This post is intended to be a candid confession, not a rant.
As a kid, as most kids in the Indian school system must be, I was progressively made disciple to Gandhi through programmed exposure to his “shining virtues” and “exemplary method of living” throughout my school life. Even before being exposed to Gandhi in school curriculum, I was aware of the throbbing presence of Gandhi in Indian ethos because October 2 and January 30 (two days of the calendar related to events in Gandhi’s personal life are declared dry days) are two prominent national holidays in India, only next in importance to (or may be even treated equal in importance, by many Indians, to) August 15 and January 26.
Well, academically, my first full-fledged brush with Gandhi happened, as far as I can remember now, in the 8th grade. We had a full textbook on Gandhi’s autobiography, as part of our second language curriculum. In my second language, the autobiography was titled ‘Satya Shodhana” (Translation: Truth Experimentation). So, it being Gandhi’s own account of his life, he had the full liberty to chisel it according to his taste as well as hidden agenda. Back then I failed to realize the beauty of the “free-hand” nature of this account because I was too innocent and too enamored by the illusion of it being a “True and Fair Account” for the book deals with the autobiographer’s relationship with and advocacy of truthfulness itself!
Anyway, having gone through the whole volume, many times over, I was truly star-struck by Gandhi. In school, and at home, I raved and raved, to the point of tears, about his unabashed confessions of his weaknesses and his unassuming method of relation of his own story. ‘Speak the truth’, which was always guiding me, became my renewed guiding principle because Gandhi had said so. My school motto, ‘Seek Truth’, made a thousand times more sense from thereon. I adopted Gandhian way of living, in tiny ways. Like, I started carrying my wristwatch in the pocket of my tunic (school-uniform for girls in my school was a tunic) for I learnt that Gandhi had never worn a wristwatch but carried a pocket-watch tucked into his dhoti. I remember having given up on non-vegetarian food, temporarily, because Gandhi advocated vegetarianism (only after he had experimented with non-vegetarian food, mind you!) Two years down the line, I was so deep down the spiral of obsession that I found it hard to disbelieve that I was Gandhi-reincarnate!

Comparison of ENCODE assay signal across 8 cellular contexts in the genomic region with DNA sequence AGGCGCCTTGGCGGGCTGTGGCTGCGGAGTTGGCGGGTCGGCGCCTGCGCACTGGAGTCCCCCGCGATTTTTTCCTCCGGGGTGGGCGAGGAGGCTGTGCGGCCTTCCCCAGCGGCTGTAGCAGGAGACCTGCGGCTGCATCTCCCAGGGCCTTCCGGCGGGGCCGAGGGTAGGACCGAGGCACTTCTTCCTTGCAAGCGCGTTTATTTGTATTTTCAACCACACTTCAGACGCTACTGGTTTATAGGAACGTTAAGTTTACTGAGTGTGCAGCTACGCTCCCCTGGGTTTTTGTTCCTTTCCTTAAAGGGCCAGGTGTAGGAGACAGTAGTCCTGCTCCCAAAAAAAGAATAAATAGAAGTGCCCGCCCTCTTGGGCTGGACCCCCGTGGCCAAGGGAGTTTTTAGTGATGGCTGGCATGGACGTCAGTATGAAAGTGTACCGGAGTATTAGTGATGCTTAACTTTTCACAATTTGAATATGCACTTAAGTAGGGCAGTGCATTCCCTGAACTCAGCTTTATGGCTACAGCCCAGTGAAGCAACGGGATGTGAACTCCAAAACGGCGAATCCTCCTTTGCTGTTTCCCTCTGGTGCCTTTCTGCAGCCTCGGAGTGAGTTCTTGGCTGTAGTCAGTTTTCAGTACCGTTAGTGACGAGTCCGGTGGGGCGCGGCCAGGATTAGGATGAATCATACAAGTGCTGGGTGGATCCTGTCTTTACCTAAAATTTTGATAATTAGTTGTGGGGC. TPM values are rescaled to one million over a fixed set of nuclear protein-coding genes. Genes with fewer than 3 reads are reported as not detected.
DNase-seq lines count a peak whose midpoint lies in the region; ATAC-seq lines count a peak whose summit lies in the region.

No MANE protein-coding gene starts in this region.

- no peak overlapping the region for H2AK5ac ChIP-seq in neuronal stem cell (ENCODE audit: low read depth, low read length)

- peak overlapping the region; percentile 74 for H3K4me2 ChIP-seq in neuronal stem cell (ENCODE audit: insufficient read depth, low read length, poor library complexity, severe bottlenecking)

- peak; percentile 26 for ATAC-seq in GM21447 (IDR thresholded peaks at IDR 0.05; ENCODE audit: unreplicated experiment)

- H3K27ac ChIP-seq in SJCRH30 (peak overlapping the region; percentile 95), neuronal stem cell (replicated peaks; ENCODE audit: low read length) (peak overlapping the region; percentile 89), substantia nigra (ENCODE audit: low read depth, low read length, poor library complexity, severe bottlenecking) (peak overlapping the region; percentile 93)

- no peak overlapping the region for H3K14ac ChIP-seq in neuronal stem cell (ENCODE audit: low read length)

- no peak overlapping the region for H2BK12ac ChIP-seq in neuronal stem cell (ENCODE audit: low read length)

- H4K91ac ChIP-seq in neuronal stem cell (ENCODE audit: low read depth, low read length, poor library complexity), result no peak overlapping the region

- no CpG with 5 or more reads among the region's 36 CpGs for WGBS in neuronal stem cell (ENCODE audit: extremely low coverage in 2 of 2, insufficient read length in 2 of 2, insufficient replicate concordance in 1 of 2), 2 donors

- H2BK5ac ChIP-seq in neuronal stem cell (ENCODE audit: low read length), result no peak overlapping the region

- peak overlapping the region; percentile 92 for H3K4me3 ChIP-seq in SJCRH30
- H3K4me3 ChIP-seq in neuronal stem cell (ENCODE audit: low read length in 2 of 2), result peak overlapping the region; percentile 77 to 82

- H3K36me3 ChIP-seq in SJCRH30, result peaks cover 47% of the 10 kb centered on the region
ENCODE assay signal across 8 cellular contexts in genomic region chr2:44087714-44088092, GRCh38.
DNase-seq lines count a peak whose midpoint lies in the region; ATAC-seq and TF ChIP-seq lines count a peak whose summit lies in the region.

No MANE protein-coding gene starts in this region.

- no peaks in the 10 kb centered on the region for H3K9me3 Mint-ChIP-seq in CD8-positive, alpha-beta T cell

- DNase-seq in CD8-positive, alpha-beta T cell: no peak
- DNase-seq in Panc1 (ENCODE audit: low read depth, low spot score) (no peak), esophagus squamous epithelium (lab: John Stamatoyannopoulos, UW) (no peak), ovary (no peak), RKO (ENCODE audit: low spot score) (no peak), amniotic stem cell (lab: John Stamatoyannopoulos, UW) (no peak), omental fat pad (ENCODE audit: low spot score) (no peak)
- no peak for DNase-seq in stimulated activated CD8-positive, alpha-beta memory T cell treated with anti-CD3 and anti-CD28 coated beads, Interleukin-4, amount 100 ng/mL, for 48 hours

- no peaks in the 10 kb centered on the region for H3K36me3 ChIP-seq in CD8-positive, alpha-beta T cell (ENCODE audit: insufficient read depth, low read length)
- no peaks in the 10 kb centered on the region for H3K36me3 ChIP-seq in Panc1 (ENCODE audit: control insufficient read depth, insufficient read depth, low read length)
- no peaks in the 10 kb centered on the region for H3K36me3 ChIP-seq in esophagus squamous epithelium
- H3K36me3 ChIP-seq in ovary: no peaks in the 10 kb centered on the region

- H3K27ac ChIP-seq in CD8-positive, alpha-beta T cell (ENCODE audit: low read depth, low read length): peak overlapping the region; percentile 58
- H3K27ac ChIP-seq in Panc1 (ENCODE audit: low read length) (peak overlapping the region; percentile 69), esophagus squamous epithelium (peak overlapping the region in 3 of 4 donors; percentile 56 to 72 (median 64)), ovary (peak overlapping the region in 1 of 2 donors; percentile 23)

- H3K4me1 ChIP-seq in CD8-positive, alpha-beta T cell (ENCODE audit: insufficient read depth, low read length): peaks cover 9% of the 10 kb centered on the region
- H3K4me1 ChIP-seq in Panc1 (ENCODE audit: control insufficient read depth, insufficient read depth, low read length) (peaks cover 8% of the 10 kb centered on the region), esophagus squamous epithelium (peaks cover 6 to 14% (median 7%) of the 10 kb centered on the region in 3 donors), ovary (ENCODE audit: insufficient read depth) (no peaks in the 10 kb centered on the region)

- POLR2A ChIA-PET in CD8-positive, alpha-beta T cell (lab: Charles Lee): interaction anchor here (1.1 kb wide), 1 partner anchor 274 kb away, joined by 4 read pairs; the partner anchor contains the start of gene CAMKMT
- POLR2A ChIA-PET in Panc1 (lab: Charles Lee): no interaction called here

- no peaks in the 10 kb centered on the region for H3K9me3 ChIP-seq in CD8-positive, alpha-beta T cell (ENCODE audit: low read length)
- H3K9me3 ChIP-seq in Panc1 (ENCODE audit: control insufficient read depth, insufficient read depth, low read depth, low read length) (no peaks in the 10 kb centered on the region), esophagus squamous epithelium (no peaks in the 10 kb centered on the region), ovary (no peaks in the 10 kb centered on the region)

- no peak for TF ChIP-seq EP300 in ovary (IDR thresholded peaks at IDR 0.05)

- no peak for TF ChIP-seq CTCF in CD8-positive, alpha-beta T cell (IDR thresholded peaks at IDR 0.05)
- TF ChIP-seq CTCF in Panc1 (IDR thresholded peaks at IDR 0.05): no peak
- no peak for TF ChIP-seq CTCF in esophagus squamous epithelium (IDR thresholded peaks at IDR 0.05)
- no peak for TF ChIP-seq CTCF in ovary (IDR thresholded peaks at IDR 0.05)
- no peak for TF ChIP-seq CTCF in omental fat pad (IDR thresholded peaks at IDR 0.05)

So, since then it took me…let me count the years..close to 10 years to FULLY invert that obsession with Gandhi and the illusion of his “truth”…Today, since I have begun to see Gandhi for what he really was, I am truly on the path of seeking truth.
In the past few days, I have read enough subaltern literature to plant my feet firmly on my new-found path of truth. But, the brainwashed product of Gandhian propaganda that I was for the major part of my life, I struggled with the question of whether it is acceptable to refer to “Mahatma Gandhi” as Mr. Gandhi, or Gandhi, or what. I was afraid if it meant sedition or some such drastic crime against the country to not refer to him as “Mahatma” (,specially in national-level examinations/interviews where I expect my competency would be judged by likely mainstream propagandists). A little more recently, after some more exposure to his unwholesome morality, I came to terms with not calling him ‘Mahatma’ for I could not bring myself to call him so even if I tried. But, I was still jittery about my changing attitude because they were after all my own organically formed thoughts and I needed a higher authority on the subject to confirm the validity of my ideas, head-on.
Today, providentially, I came across a BBC interview recording of Dr B. R. Ambedkar by Francis Watson, on YouTube. The last few words of the interview, spoken by Dr. Ambedkar were these:
“He was never a Mahatma and I refuse to call him a Mahatma. I’ve never in my life called him Mahatma. He doesn’t deserve that title; not even from the point of view of his morality.” ~ Dr. B. R. Ambedkar
And, throughout the interview he referred to Gandhi as Mr. Gandhi.
So, there goes. I am unlearning idols, “truths”, and deceptive titles for my own good. And, the universe is helping me along.
I fondly remember my first Sociology teacher. Thank you, Professor.
Bye bye, Mahatma Gandhi. Hello, Mr. Gandhi.